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Proper balance of herbivore fish important for coral reefs

Reef building corals rely on herbivore animals to continuously remove unwanted algae growth from them, since algae compete with the corals for both sunlight and nutrients. Without regular cleaning, corals eventually die and the reef becomes overgrown by various types of algae. A report scheduled to be published this week in the early edition of the journal Proceedings of the National Academy of Sciences now suggests that having herbivore animals present on the reef isn’t enough; there must also be a proper balance between the various species. This conclusion results from a long-term study on coral reef recovery and seaweed[1] carried out by Dr. Mark Hay, the Harry and Linda Teasley Professor of Biology at the Georgia Institute of Technology, and his co-author Dr. Deron Burkepile who is now Assistant Professor at the Florida International University’s Marine Science Program.

Different fish feed on different algae and maintaining a proper balance may therefore be critical. Of the many different fish that are part of coral ecosystems, there may be a small number of species that are really critical for keeping big seaweeds from over-growing and killing corals,” says Hay. “Our study shows that in addition to having enough herbivores, coral ecosystems also need the right mix of species to overcome the different defensive tactics of the seaweeds. This could offer one more approach to resource managers. If ecosystems were managed for critical mixes of herbivorous species, we might see more rapid recovery of the reefs.”

reef2 Proper balance of herbivore fish important for coral reefs
Coral reef

The 10 month long study was carried out 18 metres (60 feet) below the surface off the coast of Florida, where Hay and Burkepile placed 32 cages on a coral reef in November 2003. At this point, the coral reef area chosen by the researchers had only four to five percent live coral coverage. Each cage was roughly two metres square and one metre tall (1 metre = 3.3 feet) and the mesh was fine enough to prevent large fish from entering or leaving the cage. The scientists then carefully selected the number and type of fish to place in each cage, using the four following combinations:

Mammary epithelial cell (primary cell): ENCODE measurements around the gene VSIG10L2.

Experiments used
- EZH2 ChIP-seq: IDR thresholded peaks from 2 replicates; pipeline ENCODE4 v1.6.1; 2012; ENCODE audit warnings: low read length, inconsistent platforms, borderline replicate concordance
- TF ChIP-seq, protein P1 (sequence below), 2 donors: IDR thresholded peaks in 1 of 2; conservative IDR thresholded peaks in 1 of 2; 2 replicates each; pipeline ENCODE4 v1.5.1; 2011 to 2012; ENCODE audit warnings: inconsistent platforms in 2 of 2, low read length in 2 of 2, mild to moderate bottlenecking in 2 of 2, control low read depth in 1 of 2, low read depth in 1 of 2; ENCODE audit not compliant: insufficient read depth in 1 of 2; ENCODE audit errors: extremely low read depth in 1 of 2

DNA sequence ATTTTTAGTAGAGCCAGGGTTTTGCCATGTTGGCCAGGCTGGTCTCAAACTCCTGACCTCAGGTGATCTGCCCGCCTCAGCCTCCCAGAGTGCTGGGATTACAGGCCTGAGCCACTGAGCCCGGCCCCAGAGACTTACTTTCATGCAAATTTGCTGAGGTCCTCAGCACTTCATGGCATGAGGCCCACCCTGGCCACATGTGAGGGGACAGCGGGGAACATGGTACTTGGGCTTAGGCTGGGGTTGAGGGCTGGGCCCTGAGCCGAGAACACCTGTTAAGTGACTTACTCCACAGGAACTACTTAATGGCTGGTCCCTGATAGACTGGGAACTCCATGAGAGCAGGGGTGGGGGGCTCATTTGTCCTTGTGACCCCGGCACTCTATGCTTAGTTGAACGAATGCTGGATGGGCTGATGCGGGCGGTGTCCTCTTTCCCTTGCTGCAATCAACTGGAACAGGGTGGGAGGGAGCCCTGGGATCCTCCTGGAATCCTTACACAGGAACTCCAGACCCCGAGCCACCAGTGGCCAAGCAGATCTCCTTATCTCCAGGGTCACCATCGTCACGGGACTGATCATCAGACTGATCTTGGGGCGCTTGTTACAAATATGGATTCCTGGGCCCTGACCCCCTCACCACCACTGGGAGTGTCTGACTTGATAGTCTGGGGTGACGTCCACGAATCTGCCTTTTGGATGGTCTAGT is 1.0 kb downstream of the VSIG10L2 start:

· Two fish capable of eating hard, calcified plants

· Two fish capable of eating eat soft plants that defends themselves chemically

· Both types of fish.

· No fish at all

The two species used for the experiement where the Redband parrotfish (Sparisoma aurofrenatum) and the Ocean surgeonfish (Acanthurus bahianus).

As suspected, the type of fish turned out to play a key role in the growth of algae and seaweed on the reef.

For the cages in which we mixed the two species of herbivores, the fish were able to remove much more of the upright seaweeds, and the corals in those areas increased in cover by more than 20 percent during ten months,” says Hay. “That is a dramatic rate of increase for a Caribbean reef.”

Areas with only one type of fish or no fish at all lost as much as 30 percent of their live coral coverage during the research, while areas with two species of fish increased their live coral coverage from four to five percent to six to seven percent.

Species diversity is critically important, but we are losing critical components of the Earth’s ecosystem at an alarming rate,” says Hay. “There has been little work on the role of diversity among consumers and the effect that has on communities. This study will help add to our knowledge in this critical area.”

After the initial 10-month experiment, Hay and Burkepile launched a second study where the Ocean surgeonfish (Acanthurus bahianus) was substituted with Princess parrotfish (Scarus taeniopterus). Unfortunately, the cages only stayed on the reef for seven months before being wiped away by Hurricane Dennis in July 2005.

The research was conducted at the National Undersea Research Center in Key Largo, Florida and supported by the National Oceanic and Atmospheric Administration, the National Science Foundation and the Teasley Endowment at Georgia Tech.

You can read more about Hay’s and Burkepile’s work at

[1] Seaweed is a loose colloquial term encompassing macroscopic, multicellular, benthic marine algae.

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